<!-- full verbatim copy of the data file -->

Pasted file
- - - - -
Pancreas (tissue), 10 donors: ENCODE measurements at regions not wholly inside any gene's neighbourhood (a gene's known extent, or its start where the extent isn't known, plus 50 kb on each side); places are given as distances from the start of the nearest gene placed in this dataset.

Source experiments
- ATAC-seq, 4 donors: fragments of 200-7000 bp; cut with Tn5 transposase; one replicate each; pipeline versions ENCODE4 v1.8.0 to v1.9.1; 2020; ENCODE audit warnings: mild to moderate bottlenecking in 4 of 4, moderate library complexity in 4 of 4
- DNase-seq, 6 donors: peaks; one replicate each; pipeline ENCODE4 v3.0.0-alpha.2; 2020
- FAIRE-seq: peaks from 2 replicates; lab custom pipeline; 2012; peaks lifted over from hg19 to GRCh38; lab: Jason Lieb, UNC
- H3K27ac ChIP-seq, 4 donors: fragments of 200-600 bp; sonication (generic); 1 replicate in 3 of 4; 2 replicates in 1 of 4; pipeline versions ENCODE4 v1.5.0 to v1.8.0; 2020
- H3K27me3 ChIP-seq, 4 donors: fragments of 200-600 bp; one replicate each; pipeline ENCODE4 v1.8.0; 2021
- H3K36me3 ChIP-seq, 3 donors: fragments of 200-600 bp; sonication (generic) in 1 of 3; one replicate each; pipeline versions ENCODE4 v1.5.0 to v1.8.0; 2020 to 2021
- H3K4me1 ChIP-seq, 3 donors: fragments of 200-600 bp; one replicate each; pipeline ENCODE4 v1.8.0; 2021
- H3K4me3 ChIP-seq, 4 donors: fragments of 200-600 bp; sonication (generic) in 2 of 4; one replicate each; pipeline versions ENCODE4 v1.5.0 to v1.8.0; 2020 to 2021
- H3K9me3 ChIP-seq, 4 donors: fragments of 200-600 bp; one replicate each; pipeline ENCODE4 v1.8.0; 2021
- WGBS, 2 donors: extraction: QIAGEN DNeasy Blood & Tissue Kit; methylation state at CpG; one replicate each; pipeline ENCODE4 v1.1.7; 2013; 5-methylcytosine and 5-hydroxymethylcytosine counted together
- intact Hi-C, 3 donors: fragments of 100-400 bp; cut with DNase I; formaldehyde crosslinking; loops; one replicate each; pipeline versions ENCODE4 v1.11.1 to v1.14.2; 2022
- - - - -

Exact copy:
Pancreas (tissue), 10 donors: ENCODE measurements at regions not wholly inside any gene's neighbourhood (a gene's known extent, or its start where the extent isn't known, plus 50 kb on each side); places are given as distances from the start of the nearest gene placed in this dataset.

Source experiments
- ATAC-seq, 4 donors: fragments of 200-7000 bp; cut with Tn5 transposase; one replicate each; pipeline versions ENCODE4 v1.8.0 to v1.9.1; 2020; ENCODE audit warnings: mild to moderate bottlenecking in 4 of 4, moderate library complexity in 4 of 4
- DNase-seq, 6 donors: peaks; one replicate each; pipeline ENCODE4 v3.0.0-alpha.2; 2020
- FAIRE-seq: peaks from 2 replicates; lab custom pipeline; 2012; peaks lifted over from hg19 to GRCh38; lab: Jason Lieb, UNC
- H3K27ac ChIP-seq, 4 donors: fragments of 200-600 bp; sonication (generic); 1 replicate in 3 of 4; 2 replicates in 1 of 4; pipeline versions ENCODE4 v1.5.0 to v1.8.0; 2020
- H3K27me3 ChIP-seq, 4 donors: fragments of 200-600 bp; one replicate each; pipeline ENCODE4 v1.8.0; 2021
- H3K36me3 ChIP-seq, 3 donors: fragments of 200-600 bp; sonication (generic) in 1 of 3; one replicate each; pipeline versions ENCODE4 v1.5.0 to v1.8.0; 2020 to 2021
- H3K4me1 ChIP-seq, 3 donors: fragments of 200-600 bp; one replicate each; pipeline ENCODE4 v1.8.0; 2021
- H3K4me3 ChIP-seq, 4 donors: fragments of 200-600 bp; sonication (generic) in 2 of 4; one replicate each; pipeline versions ENCODE4 v1.5.0 to v1.8.0; 2020 to 2021
- H3K9me3 ChIP-seq, 4 donors: fragments of 200-600 bp; one replicate each; pipeline ENCODE4 v1.8.0; 2021
- WGBS, 2 donors: extraction: QIAGEN DNeasy Blood & Tissue Kit; methylation state at CpG; one replicate each; pipeline ENCODE4 v1.1.7; 2013; 5-methylcytosine and 5-hydroxymethylcytosine counted together
- intact Hi-C, 3 donors: fragments of 100-400 bp; cut with DNase I; formaldehyde crosslinking; loops; one replicate each; pipeline versions ENCODE4 v1.11.1 to v1.14.2; 2022